MamaBlogger365 – Living Vicariously? Or Just Living? by Jennifer Covello

Both of my children play basketball. I’ve attended just about every practice and game since they started playing, so we’re talking several years. I’ve watched my son come up through the ranks and learn how to dribble with both hands and “drop three’s”. I’ve witnessed my daughter driving the ball to the basket with the speed and agility of a real pro.

I’m not well-versed in sports. I don’t understand most of them and would consider myself a true “spectator”. While I do have my favorite professional sports teams, I’m usually the one asking those annoying questions like, “what’s a first down?” or “why is he just standing there?” I’m a big hit with the guys who want to show off their sports prowess and a true pest to those who just want to watch the game.

I call myself a spectator and this is true. However, when it comes to my children’s games, I’m a bit of… well, let’s just say that some would call me an “over-the-top” fan. I scream with joy when either of my children make a basket or defend someone and prevent a basket. I cheer on their team when they are feeling low. Sometimes I even voice my opinion to the refs on bad calls. (Of course, my definition of a “bad call” is likely much different than someone who actually knows what a bad call is!)

Not having any athletic ability at all, I am in awe at what I see my children do. I am not sure I could get out on a basketball court and accomplish anything other than covering my face to avoid getting hit with the ball. (This comes from years of wearing glasses in a co-ed gym class.)

I tell my children repeatedly how proud I am of them for pursuing something they love with such vigor. I tell them how important it is to be part of a team and give your all every time. I tell them that they will look back on this time with fond memories. They just see it as fun. (Well, truth be told, my son sees it as his pathway to the NBA!)

Not long ago, I was talking with my daughter about her basketball abilities and that sports was simply not my gift. She thought it was cool that she could do something her mom could not. However, in true form for her, she was quick to respond with, “But Mommy, you do all kinds of things that I can’t do.” I thought how perceptive she was. How at such a young age, she recognized that we all have gifts and we are not all the same. What a great lesson to learn so early!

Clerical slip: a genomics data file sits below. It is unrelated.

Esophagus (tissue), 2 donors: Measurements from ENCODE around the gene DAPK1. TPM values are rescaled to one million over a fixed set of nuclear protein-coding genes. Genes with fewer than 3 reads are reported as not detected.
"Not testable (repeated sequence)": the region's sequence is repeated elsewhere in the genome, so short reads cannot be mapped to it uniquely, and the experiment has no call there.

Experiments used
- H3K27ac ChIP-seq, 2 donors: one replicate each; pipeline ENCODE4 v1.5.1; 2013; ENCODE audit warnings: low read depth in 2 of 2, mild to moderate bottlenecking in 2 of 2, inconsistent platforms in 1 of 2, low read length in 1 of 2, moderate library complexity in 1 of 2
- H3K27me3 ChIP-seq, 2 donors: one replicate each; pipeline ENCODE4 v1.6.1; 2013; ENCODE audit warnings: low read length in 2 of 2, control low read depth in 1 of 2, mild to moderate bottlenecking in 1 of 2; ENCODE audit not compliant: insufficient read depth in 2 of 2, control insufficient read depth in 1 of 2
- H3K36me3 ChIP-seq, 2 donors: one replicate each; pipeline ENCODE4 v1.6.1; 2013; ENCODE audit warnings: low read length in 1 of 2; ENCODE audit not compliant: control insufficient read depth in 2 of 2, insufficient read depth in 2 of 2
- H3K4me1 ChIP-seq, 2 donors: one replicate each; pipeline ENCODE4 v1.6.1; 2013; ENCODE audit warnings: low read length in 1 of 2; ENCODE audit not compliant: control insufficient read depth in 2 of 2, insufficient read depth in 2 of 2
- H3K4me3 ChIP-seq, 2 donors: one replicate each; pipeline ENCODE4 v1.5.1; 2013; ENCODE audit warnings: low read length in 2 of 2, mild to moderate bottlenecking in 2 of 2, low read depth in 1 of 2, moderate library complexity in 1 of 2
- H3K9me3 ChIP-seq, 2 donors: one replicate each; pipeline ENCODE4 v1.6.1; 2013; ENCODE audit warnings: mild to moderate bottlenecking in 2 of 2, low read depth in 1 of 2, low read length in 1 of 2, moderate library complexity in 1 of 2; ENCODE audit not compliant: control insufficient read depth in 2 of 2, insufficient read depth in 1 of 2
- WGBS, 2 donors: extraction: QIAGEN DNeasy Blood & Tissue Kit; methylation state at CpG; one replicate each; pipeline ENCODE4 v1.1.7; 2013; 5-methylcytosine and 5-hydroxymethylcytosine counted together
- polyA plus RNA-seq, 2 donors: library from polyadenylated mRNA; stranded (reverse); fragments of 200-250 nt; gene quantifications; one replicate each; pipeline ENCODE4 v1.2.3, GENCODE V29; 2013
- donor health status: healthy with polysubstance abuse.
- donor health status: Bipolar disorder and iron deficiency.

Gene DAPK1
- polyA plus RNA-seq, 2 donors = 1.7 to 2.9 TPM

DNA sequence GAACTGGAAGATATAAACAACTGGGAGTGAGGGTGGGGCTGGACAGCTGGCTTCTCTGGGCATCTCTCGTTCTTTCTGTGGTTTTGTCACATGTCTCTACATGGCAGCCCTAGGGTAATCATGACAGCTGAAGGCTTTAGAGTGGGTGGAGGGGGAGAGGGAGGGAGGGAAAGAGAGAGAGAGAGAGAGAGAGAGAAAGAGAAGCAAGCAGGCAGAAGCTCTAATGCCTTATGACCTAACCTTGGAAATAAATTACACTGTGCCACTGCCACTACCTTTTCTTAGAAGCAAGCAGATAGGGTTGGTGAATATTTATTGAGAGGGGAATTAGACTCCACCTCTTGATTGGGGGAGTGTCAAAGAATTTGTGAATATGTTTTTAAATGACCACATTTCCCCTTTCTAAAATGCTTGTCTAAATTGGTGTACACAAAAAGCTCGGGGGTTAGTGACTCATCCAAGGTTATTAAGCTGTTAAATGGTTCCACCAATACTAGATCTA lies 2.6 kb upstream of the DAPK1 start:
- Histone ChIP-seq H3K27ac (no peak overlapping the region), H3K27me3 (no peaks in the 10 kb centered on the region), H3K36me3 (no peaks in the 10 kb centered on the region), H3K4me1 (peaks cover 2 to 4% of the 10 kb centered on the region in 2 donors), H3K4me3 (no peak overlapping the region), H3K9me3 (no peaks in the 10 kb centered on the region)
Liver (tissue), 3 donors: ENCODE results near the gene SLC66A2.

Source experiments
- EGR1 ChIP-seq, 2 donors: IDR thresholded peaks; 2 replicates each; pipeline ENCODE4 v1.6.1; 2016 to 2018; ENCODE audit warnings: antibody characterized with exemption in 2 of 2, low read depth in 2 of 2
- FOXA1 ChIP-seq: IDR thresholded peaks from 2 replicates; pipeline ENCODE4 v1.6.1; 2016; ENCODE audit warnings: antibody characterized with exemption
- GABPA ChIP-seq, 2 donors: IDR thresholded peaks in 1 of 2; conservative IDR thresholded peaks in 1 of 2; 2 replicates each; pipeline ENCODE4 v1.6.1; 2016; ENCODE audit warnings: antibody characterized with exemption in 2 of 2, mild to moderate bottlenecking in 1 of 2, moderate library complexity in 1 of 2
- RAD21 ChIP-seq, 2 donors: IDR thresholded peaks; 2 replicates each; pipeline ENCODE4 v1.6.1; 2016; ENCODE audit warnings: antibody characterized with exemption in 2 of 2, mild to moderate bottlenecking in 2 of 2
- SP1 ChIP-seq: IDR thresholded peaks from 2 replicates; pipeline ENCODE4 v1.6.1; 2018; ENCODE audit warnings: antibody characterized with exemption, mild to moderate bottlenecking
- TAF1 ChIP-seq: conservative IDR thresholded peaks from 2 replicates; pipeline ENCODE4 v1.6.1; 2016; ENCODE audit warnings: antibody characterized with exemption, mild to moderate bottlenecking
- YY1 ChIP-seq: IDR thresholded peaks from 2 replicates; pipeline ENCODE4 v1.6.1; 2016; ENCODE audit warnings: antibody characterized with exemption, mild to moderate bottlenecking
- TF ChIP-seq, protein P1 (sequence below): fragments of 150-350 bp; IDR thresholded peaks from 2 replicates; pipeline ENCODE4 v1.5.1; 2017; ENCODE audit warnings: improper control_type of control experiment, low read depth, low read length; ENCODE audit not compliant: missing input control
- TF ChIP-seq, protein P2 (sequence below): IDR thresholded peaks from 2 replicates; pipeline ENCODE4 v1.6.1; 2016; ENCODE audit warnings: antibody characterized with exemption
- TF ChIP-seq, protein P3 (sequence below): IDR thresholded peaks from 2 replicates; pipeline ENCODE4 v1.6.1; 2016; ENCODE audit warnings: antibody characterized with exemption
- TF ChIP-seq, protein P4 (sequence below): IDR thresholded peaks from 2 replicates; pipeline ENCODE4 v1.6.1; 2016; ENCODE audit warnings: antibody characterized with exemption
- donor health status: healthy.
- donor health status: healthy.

In this same conversation, I asked both of my children how it felt when they made a basket or stopped a shot. Both described a feeling of euphoria, of how cool it was, and that in that moment how proud they were. I likened this to how I feel when I write a great blog post or speak to group of women and “connect” with them. We talked about this for a while on that drive home. It’s a great feeling when you are doing something you love and it brings joy to either yourself or others.

In all the time I’ve been going to my children’s games, I feel as if I am living the moment with them as they play. When they miss a shot, I cringe. When they make one, I am overjoyed (much to the dismay of the person sitting next to me!). I see many parents who are able to sit back and quietly watch the game not reacting at all. While I have tried to do this, (mostly upon the request of my children to avoid embarrassment), I simply can’t. I feel their joy and I feel their pain. I want them to know that I am there and I support them no matter what.

Some might say I am trying to “live vicariously” through them since I do not play sports. I say, I am simply living in the moment. Celebrating their success and supporting them through the losses. I have no desire to be a basketball star. But as long as my children will allow, I’ll be there for them as they become stars in their own way.

Bio: Jennifer Covello is the owner and founder of Frittabello, LLC, a baby gift business. Ms. Covello has authored and published an award-winning baby journal, “My Life” and a children’s book, “Frittabello and his Angel.” Her products can be purchased online or in various upscale retailers in Fairfield County, CT. Ms. Covello created and sponsors Bumps, Babies & Beyond baby expo.

To fulfill her mission to help moms, Jennifer offers “Put Your Love on Paper” baby journaling workshops for parents to start and finish their baby journals, recently featured on Better CT. Additionally, she facilitates “Moms to Mompreneurs” workshops which assist moms who want to start a business.

Jennifer is a frequent contributor to various online magazines including “Natural Nutmeg” and “Tots to Teens”. She was also a contributing author to “Moms to Motherhood”, a Gratitude Project book and a mommy blogger for Working Woman Magazine.

She has been featured on local and regional radio and TV programs for her insights about her journey from corporate to mompreneur as a single, full-time working parent.

Jennifer is a native of Long Island, New York and had a corporate career in IT and Marketing. She is active in her local school system, having served on numerous committees focusing on the improvement of special education services. She holds a B.S. degree in Management Information Systems from Indiana University of Pennsylvania and an M.B.A. in Marketing Management from Pace University, New York.

Jennifer resides in Norwalk, CT with her two children.

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